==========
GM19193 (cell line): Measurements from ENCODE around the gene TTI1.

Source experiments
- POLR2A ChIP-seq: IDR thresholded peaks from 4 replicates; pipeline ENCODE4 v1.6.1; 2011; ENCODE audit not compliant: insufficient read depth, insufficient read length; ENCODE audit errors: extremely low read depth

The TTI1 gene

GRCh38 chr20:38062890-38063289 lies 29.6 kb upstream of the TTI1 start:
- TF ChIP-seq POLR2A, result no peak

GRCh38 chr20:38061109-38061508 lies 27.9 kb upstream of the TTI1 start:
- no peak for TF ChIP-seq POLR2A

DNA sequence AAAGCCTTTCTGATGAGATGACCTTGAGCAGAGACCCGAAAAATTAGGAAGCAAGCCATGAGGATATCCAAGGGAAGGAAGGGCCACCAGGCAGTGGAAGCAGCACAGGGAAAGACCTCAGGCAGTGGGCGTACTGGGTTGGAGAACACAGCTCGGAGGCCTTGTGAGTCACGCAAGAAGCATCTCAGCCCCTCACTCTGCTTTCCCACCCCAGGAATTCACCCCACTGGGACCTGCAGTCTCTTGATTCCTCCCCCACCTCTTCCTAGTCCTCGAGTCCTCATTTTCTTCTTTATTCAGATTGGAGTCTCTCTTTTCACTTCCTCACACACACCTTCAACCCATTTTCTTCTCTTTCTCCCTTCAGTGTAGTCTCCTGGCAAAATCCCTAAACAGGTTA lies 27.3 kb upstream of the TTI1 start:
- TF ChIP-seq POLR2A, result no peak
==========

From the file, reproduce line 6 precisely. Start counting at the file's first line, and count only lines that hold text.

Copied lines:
- TF ChIP-seq POLR2A, result no peak